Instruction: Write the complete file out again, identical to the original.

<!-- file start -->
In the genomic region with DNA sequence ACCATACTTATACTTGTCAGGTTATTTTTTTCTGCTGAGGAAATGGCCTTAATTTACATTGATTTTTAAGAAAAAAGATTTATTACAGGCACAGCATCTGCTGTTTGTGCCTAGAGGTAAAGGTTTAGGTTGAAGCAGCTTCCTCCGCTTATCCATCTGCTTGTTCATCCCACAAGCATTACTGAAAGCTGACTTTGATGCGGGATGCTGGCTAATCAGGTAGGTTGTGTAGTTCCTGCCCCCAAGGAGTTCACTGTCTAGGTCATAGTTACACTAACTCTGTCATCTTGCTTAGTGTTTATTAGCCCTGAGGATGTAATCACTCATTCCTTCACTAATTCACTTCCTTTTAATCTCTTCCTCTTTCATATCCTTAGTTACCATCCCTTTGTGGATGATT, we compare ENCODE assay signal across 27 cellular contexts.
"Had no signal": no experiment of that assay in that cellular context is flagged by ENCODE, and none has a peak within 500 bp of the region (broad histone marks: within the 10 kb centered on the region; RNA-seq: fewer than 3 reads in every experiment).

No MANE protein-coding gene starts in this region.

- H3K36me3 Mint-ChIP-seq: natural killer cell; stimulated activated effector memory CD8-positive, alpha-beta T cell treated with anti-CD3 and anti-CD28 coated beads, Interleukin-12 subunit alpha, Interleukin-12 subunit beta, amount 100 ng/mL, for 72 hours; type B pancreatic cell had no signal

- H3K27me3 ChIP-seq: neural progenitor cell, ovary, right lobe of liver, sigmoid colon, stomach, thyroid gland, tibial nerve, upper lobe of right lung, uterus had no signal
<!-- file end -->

In the genomic region with DNA sequence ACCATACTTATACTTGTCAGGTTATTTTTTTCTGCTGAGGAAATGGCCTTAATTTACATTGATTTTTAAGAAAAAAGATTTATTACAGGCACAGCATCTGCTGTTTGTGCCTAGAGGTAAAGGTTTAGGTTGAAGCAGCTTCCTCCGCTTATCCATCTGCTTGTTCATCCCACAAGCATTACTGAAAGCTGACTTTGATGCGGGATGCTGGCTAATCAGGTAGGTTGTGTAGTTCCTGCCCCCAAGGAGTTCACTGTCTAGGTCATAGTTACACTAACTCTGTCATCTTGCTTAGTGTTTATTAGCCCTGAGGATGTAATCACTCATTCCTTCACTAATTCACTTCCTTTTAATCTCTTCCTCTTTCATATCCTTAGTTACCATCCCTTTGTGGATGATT, we compare ENCODE assay signal across 27 cellular contexts.
"Had no signal": no experiment of that assay in that cellular context is flagged by ENCODE, and none has a peak within 500 bp of the region (broad histone marks: within the 10 kb centered on the region; RNA-seq: fewer than 3 reads in every experiment).

No MANE protein-coding gene starts in this region.

- H3K36me3 Mint-ChIP-seq: natural killer cell; stimulated activated effector memory CD8-positive, alpha-beta T cell treated with anti-CD3 and anti-CD28 coated beads, Interleukin-12 subunit alpha, Interleukin-12 subunit beta, amount 100 ng/mL, for 72 hours; type B pancreatic cell had no signal

- H3K27me3 ChIP-seq: neural progenitor cell, ovary, right lobe of liver, sigmoid colon, stomach, thyroid gland, tibial nerve, upper lobe of right lung, uterus had no signal